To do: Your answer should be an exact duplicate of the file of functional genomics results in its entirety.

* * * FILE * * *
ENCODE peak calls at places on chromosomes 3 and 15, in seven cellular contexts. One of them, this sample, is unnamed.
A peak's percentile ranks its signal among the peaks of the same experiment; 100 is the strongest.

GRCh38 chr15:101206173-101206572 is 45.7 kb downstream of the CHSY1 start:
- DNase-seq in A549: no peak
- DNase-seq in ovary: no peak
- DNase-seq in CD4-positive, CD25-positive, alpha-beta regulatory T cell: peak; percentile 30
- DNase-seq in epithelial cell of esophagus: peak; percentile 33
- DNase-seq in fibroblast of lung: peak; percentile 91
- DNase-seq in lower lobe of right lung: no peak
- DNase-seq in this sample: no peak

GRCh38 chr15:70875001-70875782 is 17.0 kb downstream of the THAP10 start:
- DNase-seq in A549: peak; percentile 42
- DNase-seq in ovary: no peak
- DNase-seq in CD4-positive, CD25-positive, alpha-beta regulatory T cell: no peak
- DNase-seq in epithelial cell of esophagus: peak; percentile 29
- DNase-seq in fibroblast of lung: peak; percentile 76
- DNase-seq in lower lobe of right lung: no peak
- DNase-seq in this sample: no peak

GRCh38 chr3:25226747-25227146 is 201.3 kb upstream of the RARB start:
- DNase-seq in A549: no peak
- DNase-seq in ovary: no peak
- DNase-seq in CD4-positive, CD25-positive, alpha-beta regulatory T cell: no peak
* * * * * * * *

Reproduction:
ENCODE peak calls at places on chromosomes 3 and 15, in seven cellular contexts. One of them, this sample, is unnamed.
A peak's percentile ranks its signal among the peaks of the same experiment; 100 is the strongest.

GRCh38 chr15:101206173-101206572 is 45.7 kb downstream of the CHSY1 start:
- DNase-seq in A549: no peak
- DNase-seq in ovary: no peak
- DNase-seq in CD4-positive, CD25-positive, alpha-beta regulatory T cell: peak; percentile 30
- DNase-seq in epithelial cell of esophagus: peak; percentile 33
- DNase-seq in fibroblast of lung: peak; percentile 91
- DNase-seq in lower lobe of right lung: no peak
- DNase-seq in this sample: no peak

GRCh38 chr15:70875001-70875782 is 17.0 kb downstream of the THAP10 start:
- DNase-seq in A549: peak; percentile 42
- DNase-seq in ovary: no peak
- DNase-seq in CD4-positive, CD25-positive, alpha-beta regulatory T cell: no peak
- DNase-seq in epithelial cell of esophagus: peak; percentile 29
- DNase-seq in fibroblast of lung: peak; percentile 76
- DNase-seq in lower lobe of right lung: no peak
- DNase-seq in this sample: no peak

GRCh38 chr3:25226747-25227146 is 201.3 kb upstream of the RARB start:
- DNase-seq in A549: no peak
- DNase-seq in ovary: no peak
- DNase-seq in CD4-positive, CD25-positive, alpha-beta regulatory T cell: no peak